Montana Car Insurance FAQ - Quick Answers

On average, Montana drivers pay $2,476 a year for car insurance. This is significantly more expensive than the national average cost of $1,311 annually. Shopping around for the lowest rates has the potential to save you premium dollars.

Your Montana car insurance policy comes with automatic and optional coverages, and the most commonly used are listed below:

  • Bodily injury liability: Pays for medical expenses of others.
  • Property damage liability: Pays for property damage of others.
  • Medical payments: Pays for your medical expenses.
  • Uninsured/underinsured motorist: Pays for an accident involving an uninsured/underinsured motorist.
  • Comprehensive: Pays for a collision with an unavoidable object such as an animal.
  • Collision: Pays for a collision with another vehicle, animal, or property.

Montana is what is known as an “at-fault,” or “tort,” state. This means that the driver who caused the accident is responsible for covering the cost of repairing damage and treating injuries. As a Montana driver, you are required to have the following minimum liability limits in order to use the roadways:

  • $25,000 in bodily injury liability per person
  • $50,000 in bodily injury liability per accident
  • $20,000 in property damage liability

In Montana, 9.9% of the driving force is currently uninsured. Fortunately, if you include uninsured motorist coverage in your auto insurance policy, you can have the protection you need right away if an uninsured driver hits you. This optional insurance pays for your medical expenses and property damage if you are in an accident and the at-fault driver is uninsured or underinsured.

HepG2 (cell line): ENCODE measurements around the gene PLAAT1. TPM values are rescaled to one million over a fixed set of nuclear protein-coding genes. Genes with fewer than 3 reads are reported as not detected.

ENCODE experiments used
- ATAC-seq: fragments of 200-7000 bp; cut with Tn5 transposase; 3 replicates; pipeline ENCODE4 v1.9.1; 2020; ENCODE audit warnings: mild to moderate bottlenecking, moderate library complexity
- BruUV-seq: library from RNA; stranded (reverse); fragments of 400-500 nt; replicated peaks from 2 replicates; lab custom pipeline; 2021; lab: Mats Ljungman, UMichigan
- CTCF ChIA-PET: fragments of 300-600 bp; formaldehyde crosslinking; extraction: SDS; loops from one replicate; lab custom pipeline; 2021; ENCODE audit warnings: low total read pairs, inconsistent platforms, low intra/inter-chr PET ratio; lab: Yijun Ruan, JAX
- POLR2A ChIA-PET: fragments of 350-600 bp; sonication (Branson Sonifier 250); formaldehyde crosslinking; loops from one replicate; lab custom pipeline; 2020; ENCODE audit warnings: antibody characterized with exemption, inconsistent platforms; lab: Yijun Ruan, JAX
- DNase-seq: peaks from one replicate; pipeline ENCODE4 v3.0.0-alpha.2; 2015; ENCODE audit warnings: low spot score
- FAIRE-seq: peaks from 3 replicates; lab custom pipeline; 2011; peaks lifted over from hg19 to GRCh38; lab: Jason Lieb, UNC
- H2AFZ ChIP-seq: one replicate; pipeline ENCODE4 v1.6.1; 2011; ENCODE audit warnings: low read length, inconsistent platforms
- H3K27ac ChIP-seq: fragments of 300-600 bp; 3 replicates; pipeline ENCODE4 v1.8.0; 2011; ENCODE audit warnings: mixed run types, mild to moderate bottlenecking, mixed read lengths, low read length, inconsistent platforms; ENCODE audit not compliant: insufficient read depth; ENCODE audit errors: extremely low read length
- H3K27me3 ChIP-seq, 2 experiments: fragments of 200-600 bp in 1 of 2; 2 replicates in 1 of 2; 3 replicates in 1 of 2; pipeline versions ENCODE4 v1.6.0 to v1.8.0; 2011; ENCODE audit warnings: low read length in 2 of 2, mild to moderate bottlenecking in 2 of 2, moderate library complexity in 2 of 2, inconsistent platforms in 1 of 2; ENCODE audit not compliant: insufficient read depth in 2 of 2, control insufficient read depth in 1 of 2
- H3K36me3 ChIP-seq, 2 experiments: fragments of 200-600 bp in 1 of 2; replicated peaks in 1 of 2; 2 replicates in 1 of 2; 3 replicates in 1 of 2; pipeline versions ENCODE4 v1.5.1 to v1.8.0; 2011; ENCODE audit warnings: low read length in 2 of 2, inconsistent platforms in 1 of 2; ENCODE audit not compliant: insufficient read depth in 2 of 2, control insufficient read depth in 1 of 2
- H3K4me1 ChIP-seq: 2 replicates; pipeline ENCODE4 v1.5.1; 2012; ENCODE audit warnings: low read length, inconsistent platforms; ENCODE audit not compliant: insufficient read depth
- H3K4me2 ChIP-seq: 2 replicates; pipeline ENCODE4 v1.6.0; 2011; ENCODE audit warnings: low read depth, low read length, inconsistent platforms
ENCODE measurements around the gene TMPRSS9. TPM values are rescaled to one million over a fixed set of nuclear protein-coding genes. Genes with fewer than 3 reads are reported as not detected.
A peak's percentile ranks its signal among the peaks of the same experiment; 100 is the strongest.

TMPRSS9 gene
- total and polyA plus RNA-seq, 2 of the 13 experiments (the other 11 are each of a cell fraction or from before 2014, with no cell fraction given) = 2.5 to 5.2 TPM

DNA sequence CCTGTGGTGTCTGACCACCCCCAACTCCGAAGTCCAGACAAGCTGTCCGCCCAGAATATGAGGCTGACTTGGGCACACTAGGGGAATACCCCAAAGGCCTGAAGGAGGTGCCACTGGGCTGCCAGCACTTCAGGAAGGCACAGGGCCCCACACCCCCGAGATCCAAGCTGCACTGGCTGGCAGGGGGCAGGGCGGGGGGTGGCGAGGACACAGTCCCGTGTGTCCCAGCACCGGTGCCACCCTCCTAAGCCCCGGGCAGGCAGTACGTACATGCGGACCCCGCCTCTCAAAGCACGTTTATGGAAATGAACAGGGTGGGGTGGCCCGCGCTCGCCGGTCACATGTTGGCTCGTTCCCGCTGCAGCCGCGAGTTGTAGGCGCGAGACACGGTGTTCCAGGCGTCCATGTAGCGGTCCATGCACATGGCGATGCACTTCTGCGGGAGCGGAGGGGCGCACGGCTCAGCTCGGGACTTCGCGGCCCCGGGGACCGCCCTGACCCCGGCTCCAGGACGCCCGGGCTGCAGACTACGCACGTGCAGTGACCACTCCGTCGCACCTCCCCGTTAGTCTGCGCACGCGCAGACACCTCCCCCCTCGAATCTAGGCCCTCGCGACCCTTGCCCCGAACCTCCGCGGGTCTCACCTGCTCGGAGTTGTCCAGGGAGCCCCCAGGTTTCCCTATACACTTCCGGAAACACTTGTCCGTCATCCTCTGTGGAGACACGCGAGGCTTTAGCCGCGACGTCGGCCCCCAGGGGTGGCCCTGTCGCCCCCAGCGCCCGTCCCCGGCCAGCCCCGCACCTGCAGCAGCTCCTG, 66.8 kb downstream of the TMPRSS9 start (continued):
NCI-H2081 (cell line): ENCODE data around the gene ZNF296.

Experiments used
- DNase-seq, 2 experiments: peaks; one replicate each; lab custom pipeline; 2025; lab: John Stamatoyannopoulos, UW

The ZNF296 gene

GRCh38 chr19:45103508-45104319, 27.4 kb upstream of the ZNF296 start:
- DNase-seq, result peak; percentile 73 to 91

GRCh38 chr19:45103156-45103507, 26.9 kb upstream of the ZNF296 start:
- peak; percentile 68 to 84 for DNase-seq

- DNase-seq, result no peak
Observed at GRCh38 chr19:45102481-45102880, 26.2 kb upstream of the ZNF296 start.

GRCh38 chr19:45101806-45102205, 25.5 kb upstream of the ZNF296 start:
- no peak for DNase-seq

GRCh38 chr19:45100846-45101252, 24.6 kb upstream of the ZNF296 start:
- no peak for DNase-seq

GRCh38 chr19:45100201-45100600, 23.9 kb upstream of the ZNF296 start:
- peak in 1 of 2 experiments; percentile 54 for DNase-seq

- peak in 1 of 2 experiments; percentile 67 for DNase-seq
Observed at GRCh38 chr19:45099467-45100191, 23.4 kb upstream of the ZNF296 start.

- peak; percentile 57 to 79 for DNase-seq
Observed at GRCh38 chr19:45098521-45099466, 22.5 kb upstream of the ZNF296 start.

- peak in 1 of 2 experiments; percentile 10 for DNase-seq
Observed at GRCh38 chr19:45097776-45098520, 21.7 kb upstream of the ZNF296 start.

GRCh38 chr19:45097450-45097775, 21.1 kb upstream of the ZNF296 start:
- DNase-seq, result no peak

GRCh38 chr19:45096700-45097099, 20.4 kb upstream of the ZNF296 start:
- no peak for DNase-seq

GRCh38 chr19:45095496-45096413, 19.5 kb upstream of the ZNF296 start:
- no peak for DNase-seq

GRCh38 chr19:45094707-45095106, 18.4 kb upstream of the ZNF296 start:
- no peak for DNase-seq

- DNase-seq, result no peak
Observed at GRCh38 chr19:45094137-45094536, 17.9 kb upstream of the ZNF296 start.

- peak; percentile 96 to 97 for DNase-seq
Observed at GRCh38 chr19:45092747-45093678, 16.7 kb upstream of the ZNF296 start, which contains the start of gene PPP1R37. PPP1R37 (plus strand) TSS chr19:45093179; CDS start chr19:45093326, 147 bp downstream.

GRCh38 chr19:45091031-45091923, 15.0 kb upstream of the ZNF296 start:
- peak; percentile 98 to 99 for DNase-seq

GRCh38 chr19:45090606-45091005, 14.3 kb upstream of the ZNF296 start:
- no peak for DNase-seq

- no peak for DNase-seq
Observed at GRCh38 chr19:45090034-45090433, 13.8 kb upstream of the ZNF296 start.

When you're searching for the best car insurance in your area, it can be confusing with all the options. In Montana, Nationwide, Travelers, Safeco, and Progressive are often chosen for their high ratings. These markets are superior in claims service and coverage offerings when it comes to auto protection.

In Montana, car insurance typically follows the car, not the driver.  Your bodily injury, property damage, medical payments, and any optional coverages will follow your vehicle. This means that if you give permission for someone else to use your car and they get into an accident, your insurance will pick up the expense, not theirs.

No, Montana is an at-fault state. This means the driver who is responsible for the accident uses their insurance to pay for damage and injuries of the other party.

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Find the Best Insurance in Your City

How does your city measure up to the national average?

National average time spent commuting 26.9 Min

National average car thefts per 1,000 2.3 Year

National average car insurance cost $1,311 Year

CityCommute time (min)Auto theft rate per 1,000Annual insurance cost
Great Falls14.14.45$1,586
Miles City10.30.36$1,381

Bodily Injury Requirements in Montana

When you're at fault for an accident, you'll be liable for the other driver's medical expenses. Bodily injury liability can help pay for those medical bills due to an accident you caused.